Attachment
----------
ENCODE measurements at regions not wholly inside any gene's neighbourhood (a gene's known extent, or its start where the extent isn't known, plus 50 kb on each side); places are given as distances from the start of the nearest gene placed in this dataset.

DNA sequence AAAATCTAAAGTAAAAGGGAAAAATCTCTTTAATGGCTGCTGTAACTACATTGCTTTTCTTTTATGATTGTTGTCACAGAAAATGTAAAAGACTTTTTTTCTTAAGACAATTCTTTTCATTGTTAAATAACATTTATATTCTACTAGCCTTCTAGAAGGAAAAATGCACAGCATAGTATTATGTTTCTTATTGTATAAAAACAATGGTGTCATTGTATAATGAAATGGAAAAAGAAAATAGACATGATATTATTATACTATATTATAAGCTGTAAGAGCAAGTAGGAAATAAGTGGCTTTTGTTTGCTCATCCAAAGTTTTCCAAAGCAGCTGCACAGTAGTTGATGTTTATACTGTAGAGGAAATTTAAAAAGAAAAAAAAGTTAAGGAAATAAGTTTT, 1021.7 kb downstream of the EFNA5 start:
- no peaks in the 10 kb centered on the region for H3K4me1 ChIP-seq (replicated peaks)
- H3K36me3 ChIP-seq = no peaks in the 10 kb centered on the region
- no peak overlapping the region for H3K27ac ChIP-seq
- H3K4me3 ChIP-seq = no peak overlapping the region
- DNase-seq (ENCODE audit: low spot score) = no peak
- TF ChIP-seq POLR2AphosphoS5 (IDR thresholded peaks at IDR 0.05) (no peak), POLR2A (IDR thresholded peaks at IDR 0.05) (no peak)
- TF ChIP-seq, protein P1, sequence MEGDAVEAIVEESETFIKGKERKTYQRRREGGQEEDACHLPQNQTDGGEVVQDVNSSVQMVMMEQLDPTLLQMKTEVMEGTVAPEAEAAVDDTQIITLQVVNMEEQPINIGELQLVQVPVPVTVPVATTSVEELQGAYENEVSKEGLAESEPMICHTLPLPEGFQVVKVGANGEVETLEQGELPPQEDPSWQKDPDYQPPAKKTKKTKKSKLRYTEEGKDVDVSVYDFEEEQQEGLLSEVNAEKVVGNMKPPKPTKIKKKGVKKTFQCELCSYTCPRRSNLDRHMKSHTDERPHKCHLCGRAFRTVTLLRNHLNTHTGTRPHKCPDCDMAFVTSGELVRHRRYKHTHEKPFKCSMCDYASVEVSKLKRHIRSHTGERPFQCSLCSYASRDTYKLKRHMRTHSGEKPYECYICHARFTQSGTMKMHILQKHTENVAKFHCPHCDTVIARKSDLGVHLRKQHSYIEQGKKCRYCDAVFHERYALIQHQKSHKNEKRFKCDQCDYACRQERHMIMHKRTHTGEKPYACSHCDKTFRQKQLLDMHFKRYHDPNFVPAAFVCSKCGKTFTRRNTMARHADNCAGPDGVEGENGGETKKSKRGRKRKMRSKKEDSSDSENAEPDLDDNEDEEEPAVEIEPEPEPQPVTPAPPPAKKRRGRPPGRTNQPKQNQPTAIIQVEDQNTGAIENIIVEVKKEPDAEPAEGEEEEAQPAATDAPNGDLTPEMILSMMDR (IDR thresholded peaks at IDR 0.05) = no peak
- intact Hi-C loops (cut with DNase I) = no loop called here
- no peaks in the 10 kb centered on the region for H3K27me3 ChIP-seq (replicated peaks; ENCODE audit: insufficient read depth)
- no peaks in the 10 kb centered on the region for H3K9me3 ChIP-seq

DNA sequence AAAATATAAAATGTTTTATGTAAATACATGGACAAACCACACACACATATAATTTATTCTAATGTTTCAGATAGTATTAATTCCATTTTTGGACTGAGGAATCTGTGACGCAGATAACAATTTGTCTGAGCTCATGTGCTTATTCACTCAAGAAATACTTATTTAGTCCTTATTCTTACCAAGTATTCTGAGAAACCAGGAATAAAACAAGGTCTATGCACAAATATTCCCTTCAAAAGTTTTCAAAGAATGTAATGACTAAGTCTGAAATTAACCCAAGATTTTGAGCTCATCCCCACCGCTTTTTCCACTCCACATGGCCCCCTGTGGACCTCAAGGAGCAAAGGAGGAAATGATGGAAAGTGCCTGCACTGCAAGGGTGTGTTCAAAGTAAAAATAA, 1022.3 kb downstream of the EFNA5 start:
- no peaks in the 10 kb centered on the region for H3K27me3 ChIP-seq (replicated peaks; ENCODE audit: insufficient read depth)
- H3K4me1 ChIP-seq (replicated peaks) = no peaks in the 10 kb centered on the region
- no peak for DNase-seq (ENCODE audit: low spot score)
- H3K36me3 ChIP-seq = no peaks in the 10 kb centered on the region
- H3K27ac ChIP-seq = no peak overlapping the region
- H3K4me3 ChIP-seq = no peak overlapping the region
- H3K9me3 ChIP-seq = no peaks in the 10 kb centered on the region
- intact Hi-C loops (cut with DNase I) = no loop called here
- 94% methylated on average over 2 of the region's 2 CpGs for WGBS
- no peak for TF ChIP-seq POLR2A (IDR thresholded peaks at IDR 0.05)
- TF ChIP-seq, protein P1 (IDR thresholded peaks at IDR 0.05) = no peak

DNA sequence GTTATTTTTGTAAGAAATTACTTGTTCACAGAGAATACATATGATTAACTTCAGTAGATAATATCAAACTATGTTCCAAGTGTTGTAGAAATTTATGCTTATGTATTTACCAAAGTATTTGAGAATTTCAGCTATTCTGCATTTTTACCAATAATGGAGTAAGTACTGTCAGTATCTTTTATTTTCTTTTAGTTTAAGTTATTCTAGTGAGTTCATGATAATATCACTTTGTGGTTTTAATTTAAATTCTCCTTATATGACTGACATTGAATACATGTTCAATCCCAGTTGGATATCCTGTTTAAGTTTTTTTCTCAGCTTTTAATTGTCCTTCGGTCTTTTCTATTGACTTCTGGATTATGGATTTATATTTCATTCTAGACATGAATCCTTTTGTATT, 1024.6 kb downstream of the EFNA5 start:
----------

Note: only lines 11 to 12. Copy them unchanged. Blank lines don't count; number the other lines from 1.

- no peaks in the 10 kb centered on the region for H3K27me3 ChIP-seq (replicated peaks; ENCODE audit: insufficient read depth)
- no peaks in the 10 kb centered on the region for H3K9me3 ChIP-seq